Hawaii’s Assisted-Suicide Law Takes Effect, but Few Physicians Cooperate

Health-care providers and facilities are free not to cooperate with assisted suicide under the law.

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HONOLULU — Hawaii’s law legalizing assisted suicide went into effect last week, but many physicians and pharmacists are choosing not to prescribe or dispense such medication.

The Our Care, Our Choice Act was signed into law in April 2018 and took effect Jan. 1.

“A minority of physicians feel prepared to actually participate, in terms of writing a prescription,” Dr. Daniel Fischberg, medical director of The Queen’s Medical Center palliative care department told The Associated Press.

According to the Honolulu Star-Advertiser, The Queen’s Medical Center and Hawaii Pacific Health have both said their pharmacies will not fill prescriptions for assisted suicide, and patients may not administer the medication at their locations.

CVS has said that their pharmacists can choose whether to fill prescriptions for assisted-suicide drugs.

The law allows a terminally ill adult Hawaii resident to receive a prescription for a lethal medication if two doctors find that the person has fewer than six months to live and is mentally competent. The patients must undergo a mental-health evaluation to determine that they are not “suffering from conditions that may interfere with decision-making, such as a lack of treatment of depression,” according to the AP.

The patient must make two requests for the life-ending medication, with a 20-day waiting period between requests, and sign a written request witnessed by two people, one of whom cannot be related to the patient.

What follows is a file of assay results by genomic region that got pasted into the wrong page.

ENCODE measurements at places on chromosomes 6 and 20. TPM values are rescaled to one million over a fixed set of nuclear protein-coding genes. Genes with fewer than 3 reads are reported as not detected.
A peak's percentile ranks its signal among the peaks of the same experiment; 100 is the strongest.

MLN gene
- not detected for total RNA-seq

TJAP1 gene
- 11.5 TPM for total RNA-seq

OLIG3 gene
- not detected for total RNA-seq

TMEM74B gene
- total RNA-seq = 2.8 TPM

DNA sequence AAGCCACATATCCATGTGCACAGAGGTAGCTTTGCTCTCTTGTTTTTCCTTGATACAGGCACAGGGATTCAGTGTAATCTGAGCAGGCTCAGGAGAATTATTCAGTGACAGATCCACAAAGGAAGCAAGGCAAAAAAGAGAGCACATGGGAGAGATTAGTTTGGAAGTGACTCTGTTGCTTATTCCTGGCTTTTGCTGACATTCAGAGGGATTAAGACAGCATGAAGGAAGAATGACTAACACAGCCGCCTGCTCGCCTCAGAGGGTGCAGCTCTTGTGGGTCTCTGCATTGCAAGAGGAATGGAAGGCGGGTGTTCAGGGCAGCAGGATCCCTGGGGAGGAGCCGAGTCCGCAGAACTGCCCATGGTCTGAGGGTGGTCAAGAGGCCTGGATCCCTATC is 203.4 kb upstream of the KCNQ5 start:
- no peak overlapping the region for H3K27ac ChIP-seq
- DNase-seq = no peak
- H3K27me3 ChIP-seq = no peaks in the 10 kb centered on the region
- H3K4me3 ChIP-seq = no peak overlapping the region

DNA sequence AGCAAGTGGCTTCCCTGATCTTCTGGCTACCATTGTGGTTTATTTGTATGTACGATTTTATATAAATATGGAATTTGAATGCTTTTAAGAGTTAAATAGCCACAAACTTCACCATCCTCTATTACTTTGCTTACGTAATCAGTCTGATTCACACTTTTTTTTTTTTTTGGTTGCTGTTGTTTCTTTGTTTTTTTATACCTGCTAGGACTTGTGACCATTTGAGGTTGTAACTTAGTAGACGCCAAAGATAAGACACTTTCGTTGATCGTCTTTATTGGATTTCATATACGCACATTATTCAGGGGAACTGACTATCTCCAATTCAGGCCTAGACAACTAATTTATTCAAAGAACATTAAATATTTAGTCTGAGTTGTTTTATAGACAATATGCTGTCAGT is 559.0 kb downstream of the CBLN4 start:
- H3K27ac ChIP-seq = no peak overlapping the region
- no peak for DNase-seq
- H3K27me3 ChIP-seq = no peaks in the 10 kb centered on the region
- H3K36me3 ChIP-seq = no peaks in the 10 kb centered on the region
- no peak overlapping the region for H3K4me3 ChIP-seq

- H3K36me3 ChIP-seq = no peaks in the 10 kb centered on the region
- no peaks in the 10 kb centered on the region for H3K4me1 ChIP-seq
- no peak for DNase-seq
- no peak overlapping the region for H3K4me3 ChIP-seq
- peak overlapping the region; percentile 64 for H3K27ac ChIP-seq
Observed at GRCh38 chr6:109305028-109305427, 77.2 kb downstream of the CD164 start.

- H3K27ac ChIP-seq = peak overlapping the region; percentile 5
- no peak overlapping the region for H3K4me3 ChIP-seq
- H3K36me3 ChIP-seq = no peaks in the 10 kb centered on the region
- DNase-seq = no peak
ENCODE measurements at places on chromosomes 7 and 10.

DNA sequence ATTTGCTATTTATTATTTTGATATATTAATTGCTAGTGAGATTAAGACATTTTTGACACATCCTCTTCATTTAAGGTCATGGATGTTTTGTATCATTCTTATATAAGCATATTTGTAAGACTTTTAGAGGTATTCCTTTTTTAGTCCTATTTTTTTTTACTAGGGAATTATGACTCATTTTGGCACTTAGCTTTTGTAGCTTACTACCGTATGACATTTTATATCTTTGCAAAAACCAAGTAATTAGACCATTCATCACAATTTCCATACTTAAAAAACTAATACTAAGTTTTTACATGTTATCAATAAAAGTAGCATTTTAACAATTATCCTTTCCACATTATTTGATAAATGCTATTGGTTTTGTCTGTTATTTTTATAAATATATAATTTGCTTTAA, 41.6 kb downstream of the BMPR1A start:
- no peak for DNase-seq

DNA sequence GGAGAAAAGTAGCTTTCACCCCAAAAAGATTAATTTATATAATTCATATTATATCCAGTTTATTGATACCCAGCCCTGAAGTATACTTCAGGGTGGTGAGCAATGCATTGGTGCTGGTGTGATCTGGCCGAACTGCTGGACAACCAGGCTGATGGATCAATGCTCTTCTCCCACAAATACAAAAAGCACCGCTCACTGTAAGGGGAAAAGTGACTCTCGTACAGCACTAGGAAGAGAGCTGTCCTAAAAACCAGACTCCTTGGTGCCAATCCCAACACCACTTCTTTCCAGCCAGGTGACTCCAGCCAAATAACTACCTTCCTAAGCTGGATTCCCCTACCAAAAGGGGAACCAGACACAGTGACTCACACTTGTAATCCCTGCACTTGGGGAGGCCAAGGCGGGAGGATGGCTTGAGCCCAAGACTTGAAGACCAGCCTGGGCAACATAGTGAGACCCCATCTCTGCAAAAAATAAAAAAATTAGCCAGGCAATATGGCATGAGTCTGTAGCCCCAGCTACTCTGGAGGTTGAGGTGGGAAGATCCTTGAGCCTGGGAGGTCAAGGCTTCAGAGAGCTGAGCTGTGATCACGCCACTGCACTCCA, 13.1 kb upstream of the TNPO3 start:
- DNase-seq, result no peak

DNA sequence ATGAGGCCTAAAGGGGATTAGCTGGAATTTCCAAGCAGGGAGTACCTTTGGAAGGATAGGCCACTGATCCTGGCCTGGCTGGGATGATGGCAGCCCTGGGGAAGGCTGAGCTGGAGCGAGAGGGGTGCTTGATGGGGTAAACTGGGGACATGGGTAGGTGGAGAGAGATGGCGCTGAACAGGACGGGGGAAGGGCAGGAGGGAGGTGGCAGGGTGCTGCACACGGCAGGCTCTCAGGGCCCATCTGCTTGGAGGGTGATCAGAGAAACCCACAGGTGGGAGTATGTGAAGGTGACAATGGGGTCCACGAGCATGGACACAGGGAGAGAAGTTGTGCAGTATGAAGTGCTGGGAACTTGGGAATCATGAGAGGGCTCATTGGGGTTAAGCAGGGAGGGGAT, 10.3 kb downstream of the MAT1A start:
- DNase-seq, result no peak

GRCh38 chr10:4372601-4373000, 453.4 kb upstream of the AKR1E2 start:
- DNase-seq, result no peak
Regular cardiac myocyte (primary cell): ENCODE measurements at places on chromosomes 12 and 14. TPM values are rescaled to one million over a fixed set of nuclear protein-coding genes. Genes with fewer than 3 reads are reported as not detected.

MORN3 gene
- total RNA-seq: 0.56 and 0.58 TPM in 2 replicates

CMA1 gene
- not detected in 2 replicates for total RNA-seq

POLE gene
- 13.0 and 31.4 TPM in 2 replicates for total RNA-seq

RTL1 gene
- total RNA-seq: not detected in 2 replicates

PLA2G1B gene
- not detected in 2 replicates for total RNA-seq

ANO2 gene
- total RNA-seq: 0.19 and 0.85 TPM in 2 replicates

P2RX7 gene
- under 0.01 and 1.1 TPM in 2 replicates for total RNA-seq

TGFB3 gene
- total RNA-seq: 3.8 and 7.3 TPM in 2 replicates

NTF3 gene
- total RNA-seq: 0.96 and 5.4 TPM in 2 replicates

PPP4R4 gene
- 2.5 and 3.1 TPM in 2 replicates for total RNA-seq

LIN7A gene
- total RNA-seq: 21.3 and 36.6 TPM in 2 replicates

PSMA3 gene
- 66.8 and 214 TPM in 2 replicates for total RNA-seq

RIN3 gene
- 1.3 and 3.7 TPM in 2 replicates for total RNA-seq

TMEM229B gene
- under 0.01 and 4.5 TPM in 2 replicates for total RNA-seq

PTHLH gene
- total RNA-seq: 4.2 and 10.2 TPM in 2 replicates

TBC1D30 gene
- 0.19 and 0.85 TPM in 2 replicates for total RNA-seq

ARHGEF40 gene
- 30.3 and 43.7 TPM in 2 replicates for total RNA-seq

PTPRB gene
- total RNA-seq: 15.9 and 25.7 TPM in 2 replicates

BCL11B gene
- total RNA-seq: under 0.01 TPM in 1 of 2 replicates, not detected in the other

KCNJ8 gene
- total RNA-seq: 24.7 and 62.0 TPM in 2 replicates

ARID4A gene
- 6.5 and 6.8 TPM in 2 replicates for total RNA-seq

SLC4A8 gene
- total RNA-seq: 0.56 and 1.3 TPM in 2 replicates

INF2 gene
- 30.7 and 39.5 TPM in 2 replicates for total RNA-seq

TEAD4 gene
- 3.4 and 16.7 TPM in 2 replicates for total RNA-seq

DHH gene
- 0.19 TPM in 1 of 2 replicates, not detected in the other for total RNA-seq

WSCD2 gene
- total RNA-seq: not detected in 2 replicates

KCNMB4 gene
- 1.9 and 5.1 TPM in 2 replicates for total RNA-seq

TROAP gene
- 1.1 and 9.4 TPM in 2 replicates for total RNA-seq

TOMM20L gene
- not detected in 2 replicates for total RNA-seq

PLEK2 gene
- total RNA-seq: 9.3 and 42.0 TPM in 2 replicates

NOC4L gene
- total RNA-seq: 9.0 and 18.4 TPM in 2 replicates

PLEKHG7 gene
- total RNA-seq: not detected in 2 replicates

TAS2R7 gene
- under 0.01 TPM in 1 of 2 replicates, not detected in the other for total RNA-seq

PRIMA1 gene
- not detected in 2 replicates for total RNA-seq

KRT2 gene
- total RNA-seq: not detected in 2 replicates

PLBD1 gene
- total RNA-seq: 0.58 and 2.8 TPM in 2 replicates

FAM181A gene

A doctor may dispense the medication, but it must be self-administered.

The law includes criminal penalties for tampering with a request for lethal medication or coercing such a prescription.

Health-care providers and facilities are free not to cooperate with assisted suicide under the law.

The Hawaii Health Department expects 40-70 requests for assisted suicide in 2019.

While the Our Care, Our Choice Act was being considered, Bishop Larry Silva of Honolulu wrote that his dismay at the bill “is compounded when I think of how, until now, we have prided ourselves on helping people not take their own lives. We have suicide-prevention programs and hotlines and have always considered suicide a tragedy that wreaks havoc on so many survivors who feel grief and frustration that they were not able to prevent this ‘autonomous’ decision from being made.”

Bishop Silva pointed out that, under the law, the death certificate of one who commits assisted suicide will list as the immediate cause of death his or her terminal disease.

“In other words, it will lie about the real immediate cause of death, which is freely and deliberately ingesting a poison into one’s system,” he wrote. “If we call it another name besides suicide, then it may become respectable. Under no circumstances should we call it what it is, since certain insurance benefits may not be available to one’s estate if one commits suicide. So let’s also lie to the insurance company by calling it ‘death with dignity’ or some other title that will make it sound more respectable.”

In addition to Hawaii, assisted suicide is legal by law in the District of Columbia, Washington, Oregon, California, Vermont and Colorado and in Montana through a state supreme court ruling.